"Unleashing your creativity is simply child's play my nephew pointed out to me ."
My brother reprimanded his feisty five year old son recently resorting to an ear-opening smack on the bum. This was met with a comical retort: “Dad, if you hit me again I’m going to have to hit you back.” Sharp comments like these make the process of parenthood extremely challenging, as you continuously fight back fits of laughter. Children are naturally quick-thinking and can churn out brilliant comments like these without much or in fact any thought at all. It doesn’t stop there.
Watch them tackle the latest PlayStation sensation, it is actually quite an experience. Even for someone like me who used to be queen of the Commodore 64 and able to ace any electronic game within minutes, the latest technology and gaming crazes proves quite daunting and I’m embarrassed to admit that a five year old beats me hands down within minutes. What has changed? I’m the same old gaming queen only a slightly older version. Does age have something to do with it?
Perhaps Pac-man can help, a game I could probably still play now and beat the socks off my nephew. Pac-man is an arcade game developed by Namco and first released in Japan in 1980. I was eight years old at the time, a perfect age to master a new challenge and it definitely didn’t take me long to join the ranks of budding Pac-man gamers, guiding Pac-man through a maze, eating pac-dots, avoiding Blinky, Pinky, Inky and Clyde and trying to swallow flashing dots called power pellets which gave Pac-man the temporary ability to eat the enemies. Pac-man had us hooked; creating personal vendetta’s to see our name featured in the list of top scores.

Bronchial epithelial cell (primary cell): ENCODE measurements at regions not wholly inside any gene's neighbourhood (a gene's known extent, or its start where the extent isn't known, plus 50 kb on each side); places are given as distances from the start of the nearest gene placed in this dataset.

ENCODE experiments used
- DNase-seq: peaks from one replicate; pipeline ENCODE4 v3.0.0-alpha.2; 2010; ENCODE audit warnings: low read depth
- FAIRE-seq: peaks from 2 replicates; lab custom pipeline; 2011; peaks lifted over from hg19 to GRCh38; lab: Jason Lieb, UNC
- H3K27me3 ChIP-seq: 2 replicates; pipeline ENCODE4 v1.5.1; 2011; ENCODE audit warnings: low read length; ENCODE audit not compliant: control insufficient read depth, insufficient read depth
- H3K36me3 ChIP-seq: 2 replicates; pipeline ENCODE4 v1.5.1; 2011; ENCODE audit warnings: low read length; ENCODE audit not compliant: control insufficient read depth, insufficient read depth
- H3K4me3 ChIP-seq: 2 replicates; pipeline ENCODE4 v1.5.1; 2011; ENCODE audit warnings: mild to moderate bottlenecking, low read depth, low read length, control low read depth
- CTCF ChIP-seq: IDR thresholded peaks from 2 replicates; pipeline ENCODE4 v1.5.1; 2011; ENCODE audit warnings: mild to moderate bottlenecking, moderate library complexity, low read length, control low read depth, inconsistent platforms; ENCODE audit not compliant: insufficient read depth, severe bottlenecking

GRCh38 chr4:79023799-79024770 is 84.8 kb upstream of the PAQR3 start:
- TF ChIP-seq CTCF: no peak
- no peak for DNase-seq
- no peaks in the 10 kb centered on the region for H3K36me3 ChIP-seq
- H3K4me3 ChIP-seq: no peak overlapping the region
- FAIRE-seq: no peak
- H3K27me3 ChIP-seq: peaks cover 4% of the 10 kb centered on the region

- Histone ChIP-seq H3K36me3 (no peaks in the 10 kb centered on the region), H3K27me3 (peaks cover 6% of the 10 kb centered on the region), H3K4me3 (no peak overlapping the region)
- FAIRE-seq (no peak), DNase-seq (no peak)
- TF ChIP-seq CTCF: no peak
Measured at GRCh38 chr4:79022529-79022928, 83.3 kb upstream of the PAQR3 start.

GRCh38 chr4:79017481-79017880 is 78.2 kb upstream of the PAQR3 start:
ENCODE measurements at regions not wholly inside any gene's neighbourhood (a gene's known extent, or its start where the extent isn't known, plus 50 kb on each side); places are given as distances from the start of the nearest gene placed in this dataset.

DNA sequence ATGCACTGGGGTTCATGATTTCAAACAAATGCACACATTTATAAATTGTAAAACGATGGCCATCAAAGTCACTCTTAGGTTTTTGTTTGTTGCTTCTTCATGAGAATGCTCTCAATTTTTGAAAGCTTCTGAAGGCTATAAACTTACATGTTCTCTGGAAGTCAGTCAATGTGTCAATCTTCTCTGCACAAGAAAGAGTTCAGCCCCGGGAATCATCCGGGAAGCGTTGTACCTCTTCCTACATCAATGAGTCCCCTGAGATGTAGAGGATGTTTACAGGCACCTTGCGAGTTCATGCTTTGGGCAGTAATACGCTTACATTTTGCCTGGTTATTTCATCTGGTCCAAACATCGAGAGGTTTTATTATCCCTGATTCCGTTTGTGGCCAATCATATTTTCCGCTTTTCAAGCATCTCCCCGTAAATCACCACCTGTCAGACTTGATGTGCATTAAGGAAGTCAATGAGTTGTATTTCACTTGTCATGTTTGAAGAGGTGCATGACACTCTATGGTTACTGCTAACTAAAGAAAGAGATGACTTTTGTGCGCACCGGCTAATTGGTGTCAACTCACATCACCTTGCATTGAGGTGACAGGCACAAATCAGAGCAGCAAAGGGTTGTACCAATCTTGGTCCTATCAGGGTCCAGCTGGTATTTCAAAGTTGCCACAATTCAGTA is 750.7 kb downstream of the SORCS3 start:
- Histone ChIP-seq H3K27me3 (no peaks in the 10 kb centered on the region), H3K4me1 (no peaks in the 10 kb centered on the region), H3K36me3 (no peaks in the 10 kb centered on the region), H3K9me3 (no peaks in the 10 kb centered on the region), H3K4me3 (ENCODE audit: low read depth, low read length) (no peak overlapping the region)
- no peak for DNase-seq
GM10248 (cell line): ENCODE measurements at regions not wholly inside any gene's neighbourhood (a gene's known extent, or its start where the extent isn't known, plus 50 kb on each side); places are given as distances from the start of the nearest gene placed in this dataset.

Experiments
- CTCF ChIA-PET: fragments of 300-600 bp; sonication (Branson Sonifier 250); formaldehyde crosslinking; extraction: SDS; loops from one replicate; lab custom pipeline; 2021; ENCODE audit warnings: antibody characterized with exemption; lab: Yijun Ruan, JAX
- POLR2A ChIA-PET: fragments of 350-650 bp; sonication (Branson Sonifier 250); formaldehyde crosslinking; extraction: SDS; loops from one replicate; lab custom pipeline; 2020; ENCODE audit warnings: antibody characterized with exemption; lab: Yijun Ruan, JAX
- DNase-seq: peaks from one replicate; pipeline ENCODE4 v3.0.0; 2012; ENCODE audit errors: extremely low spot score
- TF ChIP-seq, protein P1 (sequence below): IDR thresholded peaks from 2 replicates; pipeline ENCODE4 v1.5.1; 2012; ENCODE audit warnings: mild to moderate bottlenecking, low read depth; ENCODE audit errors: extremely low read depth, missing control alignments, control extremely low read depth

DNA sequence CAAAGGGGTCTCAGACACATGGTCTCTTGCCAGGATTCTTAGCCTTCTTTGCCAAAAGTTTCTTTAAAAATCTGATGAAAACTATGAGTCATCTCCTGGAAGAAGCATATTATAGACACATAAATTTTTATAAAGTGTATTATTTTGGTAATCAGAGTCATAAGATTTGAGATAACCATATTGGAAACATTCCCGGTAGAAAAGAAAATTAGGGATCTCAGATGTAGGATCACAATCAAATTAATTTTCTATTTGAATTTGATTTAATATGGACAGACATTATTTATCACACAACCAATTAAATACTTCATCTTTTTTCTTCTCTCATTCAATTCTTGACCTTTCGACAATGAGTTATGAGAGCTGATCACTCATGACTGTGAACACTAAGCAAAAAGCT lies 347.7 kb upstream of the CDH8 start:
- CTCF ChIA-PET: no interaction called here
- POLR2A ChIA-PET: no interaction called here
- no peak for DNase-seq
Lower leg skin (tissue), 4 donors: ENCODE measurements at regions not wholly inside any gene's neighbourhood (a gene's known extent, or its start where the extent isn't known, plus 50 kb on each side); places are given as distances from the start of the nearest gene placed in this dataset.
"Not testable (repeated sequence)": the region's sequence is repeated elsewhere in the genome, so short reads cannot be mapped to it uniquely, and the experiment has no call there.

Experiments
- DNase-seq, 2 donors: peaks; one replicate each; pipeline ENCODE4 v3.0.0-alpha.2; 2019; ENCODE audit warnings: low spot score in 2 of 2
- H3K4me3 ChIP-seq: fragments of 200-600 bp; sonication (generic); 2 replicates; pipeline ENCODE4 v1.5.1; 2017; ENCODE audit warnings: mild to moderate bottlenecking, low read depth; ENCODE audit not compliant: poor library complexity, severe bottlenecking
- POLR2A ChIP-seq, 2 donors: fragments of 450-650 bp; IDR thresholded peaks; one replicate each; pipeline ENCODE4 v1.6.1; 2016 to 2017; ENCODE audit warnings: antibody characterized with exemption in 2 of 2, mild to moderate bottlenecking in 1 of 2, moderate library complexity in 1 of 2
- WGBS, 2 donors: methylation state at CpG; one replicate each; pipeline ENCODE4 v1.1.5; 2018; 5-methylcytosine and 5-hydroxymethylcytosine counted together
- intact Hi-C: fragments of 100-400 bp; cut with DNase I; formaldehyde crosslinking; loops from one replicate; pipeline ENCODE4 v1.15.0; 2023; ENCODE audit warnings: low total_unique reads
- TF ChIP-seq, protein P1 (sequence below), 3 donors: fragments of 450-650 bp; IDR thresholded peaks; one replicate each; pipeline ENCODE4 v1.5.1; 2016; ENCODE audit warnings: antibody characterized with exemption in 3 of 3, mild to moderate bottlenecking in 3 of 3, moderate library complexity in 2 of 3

Pac-Man's success in North America in the same year took competitors and distributors completely by surprise. Completely outstripping Asteroids as the best-selling arcade game and grossing over $1 billion in quarters within a decade, by the end of the 1980s, Pac-man surpassed the highest grossing film Star Wars in revenue. It was developed by Toru Iwatani and based on the concept of eating. The original Japanese title is Pakkuman, inspired by the Japanese onomatopoeic phrase paku-paku taberu where paku-paku describes the sound the mouth makes when it opens and closes in quick succession. Pac-man was originally thought to be inspired by a pizza missing a slice; but Iwatani revealed that his inspiration came from simplifying and rounding out the Japanese character for mouth, kuchi (口).
The gaming industry has evolved somewhat over the last few decades. Today’s generation might not be as intrigued by Pac-man and the ghosts as I was, but children are drawn to electronic games today as much as they were back in the 1980’s. The emergence of mobile phones and IPad’s has just made the gaming world all the more accessible. Why does my five year old still beat me hands down?